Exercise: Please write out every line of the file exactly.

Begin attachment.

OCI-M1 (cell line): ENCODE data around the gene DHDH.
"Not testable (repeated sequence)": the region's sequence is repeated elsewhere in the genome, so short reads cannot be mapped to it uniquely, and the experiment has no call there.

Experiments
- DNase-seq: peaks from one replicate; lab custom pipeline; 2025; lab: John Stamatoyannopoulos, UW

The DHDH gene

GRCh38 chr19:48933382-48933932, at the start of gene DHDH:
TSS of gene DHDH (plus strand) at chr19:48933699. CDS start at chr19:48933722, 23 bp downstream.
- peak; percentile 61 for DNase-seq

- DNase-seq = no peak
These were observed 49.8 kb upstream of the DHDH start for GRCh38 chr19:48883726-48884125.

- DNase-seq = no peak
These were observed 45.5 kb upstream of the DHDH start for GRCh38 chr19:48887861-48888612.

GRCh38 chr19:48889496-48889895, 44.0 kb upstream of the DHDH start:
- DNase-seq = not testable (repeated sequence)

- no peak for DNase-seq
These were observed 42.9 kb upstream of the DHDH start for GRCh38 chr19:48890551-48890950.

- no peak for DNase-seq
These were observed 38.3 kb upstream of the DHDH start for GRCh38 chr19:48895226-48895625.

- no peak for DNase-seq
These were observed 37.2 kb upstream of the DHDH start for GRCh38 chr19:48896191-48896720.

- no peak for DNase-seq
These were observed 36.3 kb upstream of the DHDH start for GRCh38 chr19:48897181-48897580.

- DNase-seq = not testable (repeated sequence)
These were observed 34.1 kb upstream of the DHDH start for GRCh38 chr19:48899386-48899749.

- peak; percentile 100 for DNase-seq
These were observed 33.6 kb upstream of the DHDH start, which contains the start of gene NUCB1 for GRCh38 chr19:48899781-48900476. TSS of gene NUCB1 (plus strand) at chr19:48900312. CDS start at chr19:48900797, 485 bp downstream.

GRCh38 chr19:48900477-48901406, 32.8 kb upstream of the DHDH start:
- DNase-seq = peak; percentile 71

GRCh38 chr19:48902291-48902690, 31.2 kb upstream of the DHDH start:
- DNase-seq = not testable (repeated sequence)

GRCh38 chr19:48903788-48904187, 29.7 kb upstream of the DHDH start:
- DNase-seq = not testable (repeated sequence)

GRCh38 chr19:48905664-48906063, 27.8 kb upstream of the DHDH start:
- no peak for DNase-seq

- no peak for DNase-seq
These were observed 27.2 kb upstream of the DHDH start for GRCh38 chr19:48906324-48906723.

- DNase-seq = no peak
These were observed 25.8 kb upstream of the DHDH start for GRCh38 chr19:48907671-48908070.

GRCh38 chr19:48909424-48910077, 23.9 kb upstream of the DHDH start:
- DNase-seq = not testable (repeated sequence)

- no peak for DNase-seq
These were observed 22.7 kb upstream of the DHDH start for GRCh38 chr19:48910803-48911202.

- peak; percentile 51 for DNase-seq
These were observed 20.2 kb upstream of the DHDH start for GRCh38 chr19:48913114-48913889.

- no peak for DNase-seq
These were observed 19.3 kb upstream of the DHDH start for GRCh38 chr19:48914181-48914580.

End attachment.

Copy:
OCI-M1 (cell line): ENCODE data around the gene DHDH.
"Not testable (repeated sequence)": the region's sequence is repeated elsewhere in the genome, so short reads cannot be mapped to it uniquely, and the experiment has no call there.

Experiments
- DNase-seq: peaks from one replicate; lab custom pipeline; 2025; lab: John Stamatoyannopoulos, UW

The DHDH gene

GRCh38 chr19:48933382-48933932, at the start of gene DHDH:
TSS of gene DHDH (plus strand) at chr19:48933699. CDS start at chr19:48933722, 23 bp downstream.
- peak; percentile 61 for DNase-seq

- DNase-seq = no peak
These were observed 49.8 kb upstream of the DHDH start for GRCh38 chr19:48883726-48884125.

- DNase-seq = no peak
These were observed 45.5 kb upstream of the DHDH start for GRCh38 chr19:48887861-48888612.

GRCh38 chr19:48889496-48889895, 44.0 kb upstream of the DHDH start:
- DNase-seq = not testable (repeated sequence)

- no peak for DNase-seq
These were observed 42.9 kb upstream of the DHDH start for GRCh38 chr19:48890551-48890950.

- no peak for DNase-seq
These were observed 38.3 kb upstream of the DHDH start for GRCh38 chr19:48895226-48895625.

- no peak for DNase-seq
These were observed 37.2 kb upstream of the DHDH start for GRCh38 chr19:48896191-48896720.

- no peak for DNase-seq
These were observed 36.3 kb upstream of the DHDH start for GRCh38 chr19:48897181-48897580.

- DNase-seq = not testable (repeated sequence)
These were observed 34.1 kb upstream of the DHDH start for GRCh38 chr19:48899386-48899749.

- peak; percentile 100 for DNase-seq
These were observed 33.6 kb upstream of the DHDH start, which contains the start of gene NUCB1 for GRCh38 chr19:48899781-48900476. TSS of gene NUCB1 (plus strand) at chr19:48900312. CDS start at chr19:48900797, 485 bp downstream.

GRCh38 chr19:48900477-48901406, 32.8 kb upstream of the DHDH start:
- DNase-seq = peak; percentile 71

GRCh38 chr19:48902291-48902690, 31.2 kb upstream of the DHDH start:
- DNase-seq = not testable (repeated sequence)

GRCh38 chr19:48903788-48904187, 29.7 kb upstream of the DHDH start:
- DNase-seq = not testable (repeated sequence)

GRCh38 chr19:48905664-48906063, 27.8 kb upstream of the DHDH start:
- no peak for DNase-seq

- no peak for DNase-seq
These were observed 27.2 kb upstream of the DHDH start for GRCh38 chr19:48906324-48906723.

- DNase-seq = no peak
These were observed 25.8 kb upstream of the DHDH start for GRCh38 chr19:48907671-48908070.

GRCh38 chr19:48909424-48910077, 23.9 kb upstream of the DHDH start:
- DNase-seq = not testable (repeated sequence)

- no peak for DNase-seq
These were observed 22.7 kb upstream of the DHDH start for GRCh38 chr19:48910803-48911202.

- peak; percentile 51 for DNase-seq
These were observed 20.2 kb upstream of the DHDH start for GRCh38 chr19:48913114-48913889.

- no peak for DNase-seq
These were observed 19.3 kb upstream of the DHDH start for GRCh38 chr19:48914181-48914580.